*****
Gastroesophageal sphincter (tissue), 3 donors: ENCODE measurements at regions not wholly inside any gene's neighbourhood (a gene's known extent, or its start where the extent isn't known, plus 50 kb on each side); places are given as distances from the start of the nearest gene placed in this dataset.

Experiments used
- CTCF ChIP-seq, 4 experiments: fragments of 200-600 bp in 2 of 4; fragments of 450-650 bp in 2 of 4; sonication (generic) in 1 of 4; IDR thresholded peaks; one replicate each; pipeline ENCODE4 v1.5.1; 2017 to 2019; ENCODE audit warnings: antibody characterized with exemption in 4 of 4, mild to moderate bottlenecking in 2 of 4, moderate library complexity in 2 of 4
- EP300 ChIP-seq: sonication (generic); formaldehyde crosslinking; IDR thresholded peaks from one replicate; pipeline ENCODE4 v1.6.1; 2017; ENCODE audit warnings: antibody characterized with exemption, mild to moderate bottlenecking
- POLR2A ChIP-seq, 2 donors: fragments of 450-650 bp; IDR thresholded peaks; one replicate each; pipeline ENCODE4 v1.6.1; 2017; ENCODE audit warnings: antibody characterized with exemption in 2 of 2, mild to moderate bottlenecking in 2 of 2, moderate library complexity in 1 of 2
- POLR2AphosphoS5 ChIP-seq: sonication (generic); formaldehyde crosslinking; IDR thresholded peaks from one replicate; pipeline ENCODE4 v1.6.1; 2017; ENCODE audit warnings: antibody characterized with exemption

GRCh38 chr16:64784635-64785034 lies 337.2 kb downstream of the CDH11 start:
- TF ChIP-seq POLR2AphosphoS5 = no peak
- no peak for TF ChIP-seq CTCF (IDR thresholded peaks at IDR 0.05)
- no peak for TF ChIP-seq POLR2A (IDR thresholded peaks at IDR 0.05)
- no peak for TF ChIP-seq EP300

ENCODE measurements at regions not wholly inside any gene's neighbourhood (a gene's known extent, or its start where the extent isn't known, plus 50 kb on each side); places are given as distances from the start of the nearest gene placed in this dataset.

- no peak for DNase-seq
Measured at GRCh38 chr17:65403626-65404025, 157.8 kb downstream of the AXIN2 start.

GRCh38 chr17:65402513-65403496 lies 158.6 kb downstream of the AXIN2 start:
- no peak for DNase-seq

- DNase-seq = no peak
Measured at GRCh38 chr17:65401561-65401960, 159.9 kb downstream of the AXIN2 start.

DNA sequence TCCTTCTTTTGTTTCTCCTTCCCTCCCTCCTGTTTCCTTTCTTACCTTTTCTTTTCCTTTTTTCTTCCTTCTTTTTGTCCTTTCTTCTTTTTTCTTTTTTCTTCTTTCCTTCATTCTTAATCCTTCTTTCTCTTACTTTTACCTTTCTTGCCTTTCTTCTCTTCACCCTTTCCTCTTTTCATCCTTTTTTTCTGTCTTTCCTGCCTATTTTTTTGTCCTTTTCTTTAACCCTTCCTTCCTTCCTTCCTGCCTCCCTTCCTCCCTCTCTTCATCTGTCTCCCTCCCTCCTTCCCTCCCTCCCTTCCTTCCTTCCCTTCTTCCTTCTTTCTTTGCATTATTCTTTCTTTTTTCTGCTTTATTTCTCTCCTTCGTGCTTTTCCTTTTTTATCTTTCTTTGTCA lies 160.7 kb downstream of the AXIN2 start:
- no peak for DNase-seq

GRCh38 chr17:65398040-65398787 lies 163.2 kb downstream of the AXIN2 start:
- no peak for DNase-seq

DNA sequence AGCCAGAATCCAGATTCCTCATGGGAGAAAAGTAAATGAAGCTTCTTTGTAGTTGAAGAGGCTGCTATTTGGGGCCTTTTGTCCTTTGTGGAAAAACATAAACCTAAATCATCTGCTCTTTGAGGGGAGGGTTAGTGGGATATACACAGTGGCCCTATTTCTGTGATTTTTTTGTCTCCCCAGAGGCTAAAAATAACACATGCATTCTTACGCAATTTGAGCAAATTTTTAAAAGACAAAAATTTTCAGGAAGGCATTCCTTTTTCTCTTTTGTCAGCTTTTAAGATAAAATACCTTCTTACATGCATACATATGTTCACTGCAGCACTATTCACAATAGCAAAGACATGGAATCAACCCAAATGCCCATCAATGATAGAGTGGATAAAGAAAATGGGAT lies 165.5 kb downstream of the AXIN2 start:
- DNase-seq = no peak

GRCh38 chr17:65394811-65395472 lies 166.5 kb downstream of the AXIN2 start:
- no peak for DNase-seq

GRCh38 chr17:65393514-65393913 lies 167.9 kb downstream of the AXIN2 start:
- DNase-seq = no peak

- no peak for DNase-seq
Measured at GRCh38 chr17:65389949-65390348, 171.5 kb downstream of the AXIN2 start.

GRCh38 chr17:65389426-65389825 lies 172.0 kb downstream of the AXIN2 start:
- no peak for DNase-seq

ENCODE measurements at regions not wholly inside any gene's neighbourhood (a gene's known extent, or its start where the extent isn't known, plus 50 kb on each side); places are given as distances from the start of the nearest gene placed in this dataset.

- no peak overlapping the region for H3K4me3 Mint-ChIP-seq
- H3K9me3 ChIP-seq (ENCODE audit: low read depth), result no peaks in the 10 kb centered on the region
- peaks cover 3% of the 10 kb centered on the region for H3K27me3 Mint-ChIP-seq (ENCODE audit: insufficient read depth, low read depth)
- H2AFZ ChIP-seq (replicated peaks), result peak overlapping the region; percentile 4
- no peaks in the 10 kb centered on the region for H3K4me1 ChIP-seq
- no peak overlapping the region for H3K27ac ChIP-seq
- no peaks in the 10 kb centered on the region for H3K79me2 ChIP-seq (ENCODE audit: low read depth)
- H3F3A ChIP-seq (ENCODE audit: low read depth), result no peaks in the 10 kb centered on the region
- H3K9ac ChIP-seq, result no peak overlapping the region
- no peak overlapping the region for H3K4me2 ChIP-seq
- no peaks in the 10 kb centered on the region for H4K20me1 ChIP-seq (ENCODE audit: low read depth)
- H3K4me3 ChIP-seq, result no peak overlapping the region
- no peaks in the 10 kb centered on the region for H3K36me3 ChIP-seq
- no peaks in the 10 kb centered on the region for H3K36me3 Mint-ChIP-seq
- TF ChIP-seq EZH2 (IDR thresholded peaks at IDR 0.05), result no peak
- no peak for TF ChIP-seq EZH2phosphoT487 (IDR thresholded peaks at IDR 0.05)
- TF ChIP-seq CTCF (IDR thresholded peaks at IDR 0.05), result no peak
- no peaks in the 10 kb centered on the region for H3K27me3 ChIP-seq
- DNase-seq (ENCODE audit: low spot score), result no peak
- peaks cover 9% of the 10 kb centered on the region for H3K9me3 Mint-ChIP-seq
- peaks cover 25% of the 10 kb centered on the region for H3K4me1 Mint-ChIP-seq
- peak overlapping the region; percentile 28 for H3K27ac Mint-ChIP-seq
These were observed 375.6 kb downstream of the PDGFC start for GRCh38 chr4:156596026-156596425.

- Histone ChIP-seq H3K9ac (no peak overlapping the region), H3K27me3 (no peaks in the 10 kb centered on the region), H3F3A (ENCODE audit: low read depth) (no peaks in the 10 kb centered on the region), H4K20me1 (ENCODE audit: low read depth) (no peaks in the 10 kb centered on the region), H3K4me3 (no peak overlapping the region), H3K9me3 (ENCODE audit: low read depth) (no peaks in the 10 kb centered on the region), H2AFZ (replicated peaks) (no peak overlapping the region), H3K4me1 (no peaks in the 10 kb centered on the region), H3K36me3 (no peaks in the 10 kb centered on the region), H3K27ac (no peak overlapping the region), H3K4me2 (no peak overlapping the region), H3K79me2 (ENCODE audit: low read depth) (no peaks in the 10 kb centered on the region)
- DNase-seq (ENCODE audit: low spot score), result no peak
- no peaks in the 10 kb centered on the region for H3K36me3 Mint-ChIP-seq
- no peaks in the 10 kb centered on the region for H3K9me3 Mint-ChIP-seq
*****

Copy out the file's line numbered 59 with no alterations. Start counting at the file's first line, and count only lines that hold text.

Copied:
- no peaks in the 10 kb centered on the region for H3K36me3 Mint-ChIP-seq